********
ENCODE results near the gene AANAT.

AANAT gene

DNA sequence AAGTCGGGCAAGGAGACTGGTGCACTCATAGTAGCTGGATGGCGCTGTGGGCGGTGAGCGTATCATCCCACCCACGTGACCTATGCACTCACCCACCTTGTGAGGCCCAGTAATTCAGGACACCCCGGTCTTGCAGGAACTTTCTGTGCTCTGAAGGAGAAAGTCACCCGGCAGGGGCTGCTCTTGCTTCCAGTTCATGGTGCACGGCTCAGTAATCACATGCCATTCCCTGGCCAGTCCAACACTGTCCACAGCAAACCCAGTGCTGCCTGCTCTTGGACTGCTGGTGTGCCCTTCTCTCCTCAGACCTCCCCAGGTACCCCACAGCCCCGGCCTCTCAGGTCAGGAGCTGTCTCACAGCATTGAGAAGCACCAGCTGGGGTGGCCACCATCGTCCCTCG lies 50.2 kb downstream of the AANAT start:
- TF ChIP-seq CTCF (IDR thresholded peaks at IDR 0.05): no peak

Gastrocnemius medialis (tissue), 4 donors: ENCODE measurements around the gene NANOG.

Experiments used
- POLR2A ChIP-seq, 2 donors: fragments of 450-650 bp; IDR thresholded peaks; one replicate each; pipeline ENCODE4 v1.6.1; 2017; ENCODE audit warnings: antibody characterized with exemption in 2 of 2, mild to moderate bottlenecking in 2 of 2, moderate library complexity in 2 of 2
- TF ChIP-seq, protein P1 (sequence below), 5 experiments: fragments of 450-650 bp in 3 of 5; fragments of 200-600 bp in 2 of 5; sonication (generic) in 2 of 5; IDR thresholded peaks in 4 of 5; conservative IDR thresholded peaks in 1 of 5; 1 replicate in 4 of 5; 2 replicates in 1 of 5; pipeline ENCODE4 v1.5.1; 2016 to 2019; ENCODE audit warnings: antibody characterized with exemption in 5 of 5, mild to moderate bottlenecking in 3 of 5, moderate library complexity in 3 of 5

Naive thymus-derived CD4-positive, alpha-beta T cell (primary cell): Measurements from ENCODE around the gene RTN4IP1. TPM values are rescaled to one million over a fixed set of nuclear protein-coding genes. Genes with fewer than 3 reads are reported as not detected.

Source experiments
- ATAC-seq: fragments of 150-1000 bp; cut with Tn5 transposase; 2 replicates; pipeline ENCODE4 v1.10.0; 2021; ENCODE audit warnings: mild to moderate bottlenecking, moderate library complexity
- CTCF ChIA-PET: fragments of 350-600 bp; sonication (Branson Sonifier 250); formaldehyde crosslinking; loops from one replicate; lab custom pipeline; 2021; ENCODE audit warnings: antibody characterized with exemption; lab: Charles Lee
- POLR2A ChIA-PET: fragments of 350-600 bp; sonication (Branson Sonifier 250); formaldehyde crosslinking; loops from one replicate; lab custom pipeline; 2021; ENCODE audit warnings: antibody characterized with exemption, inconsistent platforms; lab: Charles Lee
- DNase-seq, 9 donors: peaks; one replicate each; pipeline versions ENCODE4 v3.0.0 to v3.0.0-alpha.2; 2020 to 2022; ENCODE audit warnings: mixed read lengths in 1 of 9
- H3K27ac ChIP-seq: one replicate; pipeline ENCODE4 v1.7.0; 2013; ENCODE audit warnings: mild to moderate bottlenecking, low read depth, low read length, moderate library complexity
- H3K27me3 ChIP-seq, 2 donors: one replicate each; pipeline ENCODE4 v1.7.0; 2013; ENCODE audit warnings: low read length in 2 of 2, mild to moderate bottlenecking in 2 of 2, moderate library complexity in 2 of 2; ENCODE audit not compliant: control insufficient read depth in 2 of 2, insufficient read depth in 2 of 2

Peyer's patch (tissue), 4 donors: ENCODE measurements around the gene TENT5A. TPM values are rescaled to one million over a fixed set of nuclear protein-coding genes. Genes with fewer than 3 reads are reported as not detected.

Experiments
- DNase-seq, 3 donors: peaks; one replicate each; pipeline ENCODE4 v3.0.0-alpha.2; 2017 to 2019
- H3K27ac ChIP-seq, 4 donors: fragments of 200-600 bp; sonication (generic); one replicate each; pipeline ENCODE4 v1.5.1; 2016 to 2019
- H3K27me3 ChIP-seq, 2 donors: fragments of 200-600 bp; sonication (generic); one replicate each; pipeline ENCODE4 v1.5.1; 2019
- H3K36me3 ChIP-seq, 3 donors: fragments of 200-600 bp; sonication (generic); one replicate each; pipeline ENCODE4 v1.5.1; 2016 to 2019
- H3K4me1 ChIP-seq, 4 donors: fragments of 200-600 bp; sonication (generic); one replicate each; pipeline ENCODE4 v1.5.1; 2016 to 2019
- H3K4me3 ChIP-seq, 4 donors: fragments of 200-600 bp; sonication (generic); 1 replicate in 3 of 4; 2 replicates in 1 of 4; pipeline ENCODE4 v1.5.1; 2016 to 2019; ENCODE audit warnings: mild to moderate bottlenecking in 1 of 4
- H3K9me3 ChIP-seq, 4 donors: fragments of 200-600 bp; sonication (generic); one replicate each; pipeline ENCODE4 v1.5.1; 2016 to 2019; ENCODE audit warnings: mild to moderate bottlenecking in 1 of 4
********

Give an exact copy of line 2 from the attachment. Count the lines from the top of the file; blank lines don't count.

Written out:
AANAT gene